Tetrode recordings of single cell activity. A, Eight independent tetrodes were advanced into the dorsal hippocampus to target CA1 cells at the stratum pyramidale of normal and epileptic rats. Sections immunostained against NeuN were used to identify proximal and distal recording locations. Immunostaining against the CA2-specific protein PCP4 was used to validate proximal CA1 locations. Blue is bisbenzimide used to stain cell nuclei. B, Typical spike waveform and autocorrelogram of a putative pyramidal cell (red) and an interneuron (blue) recorded from an epileptic rat (KWGAT6). C, Units were classified according to several criteria, including spike width data. A group of units remained unclassified (gray). The number of units is given in the figure. Data from three control and three epileptic rats. D, Firing rate data from putative pyramidal cells and interneurons recorded at proximal and distal locations in control and epileptic rats. *p < 0.05; **p < 0.001.
Disruption of interneuronal firing patterns at the proximal CA1 of epileptic rats. A, Representative tetrode recording from a control rat (only one channel is shown). Spikes from individually sorted pyramidal cells and one interneuron are shown in different colors. Large black ticks mark the position of theta peaks at SP. B, Same as in A for an epileptic rat. C, Proximodistal group differences (mean ± SD) of slow gamma modulation index as obtained from tetrodes (eight proximal and eight distal from three control rats, and six proximal and six distal from three epileptic rats) and silicon probes (four proximal and five distal from nine control rats; and three proximal and three distal from six epileptic rats). Different degree of spike contamination in tetrode and silicon probe recordings likely prevents a quantitative comparison between these datasets. D, Theta phase-locked firing (top row) of the interneuron and pyramidal cell shown in A. Firing phase modulation (8.7º bin size) was quantified using the theta-phase vector length. Bottom histograms represent the unit firing autocorrelograms (1 ms bin size). Insets show the power spectrum of the unit autocorrelogram, from which a theta autocorrelation index was estimated. This interneuron was subclassified as a putative PV basket cell (Table 1, unit 0405RMN_OF_T1R-01_part1_1). E, Same as in D for the interneuron and pyramidal cell shown in the epileptic rat in B. The putative interneuron could not be quantitatively subclassified, but it resembled an OLM interneuron (Table 1, unit 2911KWGAT6_OF_1_btp_01_T5R15-03_3). F, Group data (mean ± SD) for the theta-phase vector length (top plot) and the theta autocorrelation index (bottom) for all units. Note differences between groups concentrated at the autocorrelation index for proximal interneurons. *p < 0.05. G, Computer simulation of theta phase-locked firing with different degrees of firing rate (mean ± SD from 100 simulations). Decreasing the global firing rate had a stronger impact in the autocorrelation index than in the phase vector length, indicating different sensitivity of these measures. Arrows point to simulations shown at left. H, I, Data from simulations indicated by arrows in G. Both the theta-phase histograms (top row) and the autocorrelograms (bottom) are shown. Note poor rhythmicity in the autocorrelogram but not apparent change in theta-phase firing preference when the global firing rate decreases to <20%.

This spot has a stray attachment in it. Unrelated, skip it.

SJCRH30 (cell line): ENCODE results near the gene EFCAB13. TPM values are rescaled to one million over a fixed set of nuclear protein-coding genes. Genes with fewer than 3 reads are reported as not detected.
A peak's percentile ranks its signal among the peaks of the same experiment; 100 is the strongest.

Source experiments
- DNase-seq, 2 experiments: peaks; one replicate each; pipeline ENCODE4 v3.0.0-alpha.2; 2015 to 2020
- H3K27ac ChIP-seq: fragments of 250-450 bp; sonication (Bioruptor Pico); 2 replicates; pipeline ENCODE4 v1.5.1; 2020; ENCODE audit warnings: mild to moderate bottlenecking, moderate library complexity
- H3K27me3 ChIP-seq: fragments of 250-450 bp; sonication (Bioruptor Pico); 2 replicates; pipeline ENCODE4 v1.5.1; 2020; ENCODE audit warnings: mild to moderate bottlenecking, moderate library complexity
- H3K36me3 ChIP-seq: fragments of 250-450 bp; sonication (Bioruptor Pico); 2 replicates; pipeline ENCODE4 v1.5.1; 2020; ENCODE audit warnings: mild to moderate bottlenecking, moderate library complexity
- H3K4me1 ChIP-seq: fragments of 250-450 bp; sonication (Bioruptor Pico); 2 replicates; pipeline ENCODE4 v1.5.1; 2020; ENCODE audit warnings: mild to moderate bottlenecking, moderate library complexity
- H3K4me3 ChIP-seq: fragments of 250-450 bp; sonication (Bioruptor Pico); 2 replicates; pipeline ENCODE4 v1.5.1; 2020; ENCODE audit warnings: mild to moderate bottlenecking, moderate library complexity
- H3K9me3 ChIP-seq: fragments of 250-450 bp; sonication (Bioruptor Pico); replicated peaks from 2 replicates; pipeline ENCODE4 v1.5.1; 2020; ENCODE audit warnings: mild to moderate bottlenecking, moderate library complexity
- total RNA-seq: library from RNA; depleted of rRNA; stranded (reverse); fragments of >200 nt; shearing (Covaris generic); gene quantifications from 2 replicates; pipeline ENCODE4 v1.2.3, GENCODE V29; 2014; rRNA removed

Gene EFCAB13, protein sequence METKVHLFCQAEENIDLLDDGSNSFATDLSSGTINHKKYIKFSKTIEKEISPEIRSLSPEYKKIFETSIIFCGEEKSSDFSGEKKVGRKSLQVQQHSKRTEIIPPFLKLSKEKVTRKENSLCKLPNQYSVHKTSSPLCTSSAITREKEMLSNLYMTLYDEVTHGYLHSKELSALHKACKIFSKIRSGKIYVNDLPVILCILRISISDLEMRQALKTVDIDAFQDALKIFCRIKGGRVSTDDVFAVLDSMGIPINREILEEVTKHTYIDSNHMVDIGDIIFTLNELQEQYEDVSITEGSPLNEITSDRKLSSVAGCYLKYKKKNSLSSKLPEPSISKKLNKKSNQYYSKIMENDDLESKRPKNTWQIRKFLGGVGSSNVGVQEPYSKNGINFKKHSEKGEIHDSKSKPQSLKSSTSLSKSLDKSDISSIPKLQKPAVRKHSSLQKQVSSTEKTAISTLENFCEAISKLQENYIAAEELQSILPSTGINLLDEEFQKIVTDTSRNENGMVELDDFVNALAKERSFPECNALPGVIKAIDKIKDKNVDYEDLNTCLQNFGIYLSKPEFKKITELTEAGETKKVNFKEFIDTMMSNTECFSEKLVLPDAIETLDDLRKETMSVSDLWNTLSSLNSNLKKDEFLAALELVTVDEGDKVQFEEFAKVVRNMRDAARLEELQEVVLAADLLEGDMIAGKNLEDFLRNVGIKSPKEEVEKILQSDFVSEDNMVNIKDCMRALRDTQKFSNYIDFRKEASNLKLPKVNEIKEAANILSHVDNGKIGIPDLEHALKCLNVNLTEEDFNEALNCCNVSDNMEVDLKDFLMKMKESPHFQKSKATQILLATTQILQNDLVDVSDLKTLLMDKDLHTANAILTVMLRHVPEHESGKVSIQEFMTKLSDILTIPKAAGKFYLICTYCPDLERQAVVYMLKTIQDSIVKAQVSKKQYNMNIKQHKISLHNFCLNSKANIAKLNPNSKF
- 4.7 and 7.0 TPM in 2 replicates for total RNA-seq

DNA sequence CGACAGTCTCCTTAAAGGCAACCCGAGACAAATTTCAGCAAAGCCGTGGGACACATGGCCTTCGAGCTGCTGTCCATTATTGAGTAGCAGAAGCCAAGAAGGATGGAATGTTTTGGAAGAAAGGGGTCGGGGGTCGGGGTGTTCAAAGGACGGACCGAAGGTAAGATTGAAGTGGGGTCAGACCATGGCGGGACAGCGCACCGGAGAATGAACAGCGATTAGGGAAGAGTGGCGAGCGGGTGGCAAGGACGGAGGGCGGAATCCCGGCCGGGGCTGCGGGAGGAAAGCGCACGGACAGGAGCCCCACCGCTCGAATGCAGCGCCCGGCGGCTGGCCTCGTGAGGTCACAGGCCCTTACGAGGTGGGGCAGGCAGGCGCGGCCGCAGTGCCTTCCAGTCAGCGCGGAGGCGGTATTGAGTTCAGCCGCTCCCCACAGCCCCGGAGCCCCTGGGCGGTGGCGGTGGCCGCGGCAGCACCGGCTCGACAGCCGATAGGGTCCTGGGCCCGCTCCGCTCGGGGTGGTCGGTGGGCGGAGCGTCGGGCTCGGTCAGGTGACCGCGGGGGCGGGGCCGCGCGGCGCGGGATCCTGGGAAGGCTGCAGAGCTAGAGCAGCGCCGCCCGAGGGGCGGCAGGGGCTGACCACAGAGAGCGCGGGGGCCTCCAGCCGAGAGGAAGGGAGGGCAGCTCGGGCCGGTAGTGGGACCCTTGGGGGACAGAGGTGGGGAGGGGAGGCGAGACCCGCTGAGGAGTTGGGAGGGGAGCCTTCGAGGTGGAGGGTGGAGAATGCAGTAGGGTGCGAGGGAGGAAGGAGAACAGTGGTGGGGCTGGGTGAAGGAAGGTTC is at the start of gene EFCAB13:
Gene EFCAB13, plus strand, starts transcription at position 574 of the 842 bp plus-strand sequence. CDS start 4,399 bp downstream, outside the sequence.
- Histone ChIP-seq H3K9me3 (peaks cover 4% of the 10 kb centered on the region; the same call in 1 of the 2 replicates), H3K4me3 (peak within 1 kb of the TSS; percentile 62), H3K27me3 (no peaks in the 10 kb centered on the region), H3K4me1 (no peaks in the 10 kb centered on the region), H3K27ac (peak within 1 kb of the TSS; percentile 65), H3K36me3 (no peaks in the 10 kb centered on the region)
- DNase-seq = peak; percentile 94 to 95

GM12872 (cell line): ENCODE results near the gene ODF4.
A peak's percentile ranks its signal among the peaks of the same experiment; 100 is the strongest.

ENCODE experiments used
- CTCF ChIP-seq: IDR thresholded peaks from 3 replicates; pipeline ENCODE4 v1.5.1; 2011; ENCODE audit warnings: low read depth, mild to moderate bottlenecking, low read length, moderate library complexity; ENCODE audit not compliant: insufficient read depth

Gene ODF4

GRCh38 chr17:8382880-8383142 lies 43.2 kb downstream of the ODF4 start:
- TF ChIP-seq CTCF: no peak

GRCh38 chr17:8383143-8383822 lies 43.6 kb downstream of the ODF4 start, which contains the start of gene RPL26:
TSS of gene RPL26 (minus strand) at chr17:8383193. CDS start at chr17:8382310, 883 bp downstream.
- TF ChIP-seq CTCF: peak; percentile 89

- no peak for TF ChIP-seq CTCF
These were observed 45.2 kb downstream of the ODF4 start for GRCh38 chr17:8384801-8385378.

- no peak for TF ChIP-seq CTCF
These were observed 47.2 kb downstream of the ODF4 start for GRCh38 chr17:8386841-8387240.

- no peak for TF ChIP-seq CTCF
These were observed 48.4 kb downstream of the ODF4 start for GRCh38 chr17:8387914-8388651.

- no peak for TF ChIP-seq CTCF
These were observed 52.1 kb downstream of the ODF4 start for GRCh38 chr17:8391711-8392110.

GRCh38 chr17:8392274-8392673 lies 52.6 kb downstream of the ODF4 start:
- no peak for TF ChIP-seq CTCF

Rhythmic firing of proximal parvalbumin basket cells is specifically disrupted in epileptic rats. A, Putative interneurons were subclassified according to criteria previously confirmed in identified types, including PV basket cells (PV-BC) and OLM interneurons. Firing dynamics at run/stop transitions was one of these criteria. An example is shown for two tetrodes from a control rat. Note poor firing modulation at run/stop transition of the interneuron in tetrode 8 (OLM; Table 1, unit 0505RMN_TrD_1_T8_1) vs strong modulation of the interneuron in tetrode 1 (PV-BC; unit 0505RMN_TrD_1_T1-03_1). The second unit shown at each tetrode was a putative pyramidal cell. Bottom traces show LFP from one channel from each tetrode. B, Firing of the units shown before during SPW ripples enlarged from A (thick line). Note different participation of interneurons classified as OLM and PV-BC in the perievent histograms at right. One of the ripple events is expanded at the bottom. C, Theta phase-locked firing of the units shown before. D, Same as in A for a putative PV basket cell in an epileptic rat showing modulation by run/stop transition (Table 1, unit 1612KAW90_OF_T5R16-01.mat_2). E, Same as in B. Histograms show SPW-triggered firing of the PV-BC shown at left and that of the putative OLM cell shown in G. Note that large-amplitude, high-frequency oscillations typical of the epileptic hippocampus that saturate the voltage scale shown here. F, Theta-phase firing histogram of the putative PV-BC shown before. G, Theta-phase firing histogram of a putative OLM interneuron from rat KWGAT6 (unit 2911KWGAT6_OF_1_btp-01_T4-01_1). H, Neurochemically identified PV basket cell recorded intracellularly from an epileptic rat (arrow; scale bar, 50 µm). Note PV-positive synaptic boutons around pyramidal cell somata shown at right (arrowheads, two 2-µm-thick optical section; scale bar, 15 µm) and negative immunoreactivity to somatostatin (SOM) at bottom (scale bar, 50 µm). I, Activity of the PV basket cell shown in H during theta (left) and SPW ripples (right) validate classification criteria in the context of TLE. J, Theta-phase vector length and autocorrelation index for theta and gamma from all proximal putative PV basket cells (n = 4 control rats, n = 4 epileptic rats) confirm preferential disruption of their rhythmicity in TLE. *p < 0.05; **p < 0.001. See also Table 1.